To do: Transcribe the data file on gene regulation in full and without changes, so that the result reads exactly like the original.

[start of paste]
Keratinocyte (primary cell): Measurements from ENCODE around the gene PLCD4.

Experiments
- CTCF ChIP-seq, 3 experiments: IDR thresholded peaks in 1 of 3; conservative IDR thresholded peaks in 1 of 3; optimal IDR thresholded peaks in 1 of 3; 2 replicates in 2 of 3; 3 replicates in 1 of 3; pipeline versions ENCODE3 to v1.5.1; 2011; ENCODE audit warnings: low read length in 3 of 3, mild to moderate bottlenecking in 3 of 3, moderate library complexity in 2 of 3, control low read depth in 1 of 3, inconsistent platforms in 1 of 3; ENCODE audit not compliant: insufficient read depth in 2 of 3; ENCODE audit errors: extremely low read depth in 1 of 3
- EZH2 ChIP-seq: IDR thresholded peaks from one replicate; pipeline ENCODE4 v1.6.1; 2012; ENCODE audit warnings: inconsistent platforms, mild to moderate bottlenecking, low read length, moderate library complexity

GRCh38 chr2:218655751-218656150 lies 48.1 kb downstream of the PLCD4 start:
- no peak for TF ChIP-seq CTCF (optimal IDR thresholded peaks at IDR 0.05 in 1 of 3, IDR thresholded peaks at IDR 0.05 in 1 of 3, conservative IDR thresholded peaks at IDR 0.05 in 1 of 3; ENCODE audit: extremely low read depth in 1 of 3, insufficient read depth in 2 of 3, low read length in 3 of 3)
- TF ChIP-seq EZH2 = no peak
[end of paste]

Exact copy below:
Keratinocyte (primary cell): Measurements from ENCODE around the gene PLCD4.

Experiments
- CTCF ChIP-seq, 3 experiments: IDR thresholded peaks in 1 of 3; conservative IDR thresholded peaks in 1 of 3; optimal IDR thresholded peaks in 1 of 3; 2 replicates in 2 of 3; 3 replicates in 1 of 3; pipeline versions ENCODE3 to v1.5.1; 2011; ENCODE audit warnings: low read length in 3 of 3, mild to moderate bottlenecking in 3 of 3, moderate library complexity in 2 of 3, control low read depth in 1 of 3, inconsistent platforms in 1 of 3; ENCODE audit not compliant: insufficient read depth in 2 of 3; ENCODE audit errors: extremely low read depth in 1 of 3
- EZH2 ChIP-seq: IDR thresholded peaks from one replicate; pipeline ENCODE4 v1.6.1; 2012; ENCODE audit warnings: inconsistent platforms, mild to moderate bottlenecking, low read length, moderate library complexity

GRCh38 chr2:218655751-218656150 lies 48.1 kb downstream of the PLCD4 start:
- no peak for TF ChIP-seq CTCF (optimal IDR thresholded peaks at IDR 0.05 in 1 of 3, IDR thresholded peaks at IDR 0.05 in 1 of 3, conservative IDR thresholded peaks at IDR 0.05 in 1 of 3; ENCODE audit: extremely low read depth in 1 of 3, insufficient read depth in 2 of 3, low read length in 3 of 3)
- TF ChIP-seq EZH2 = no peak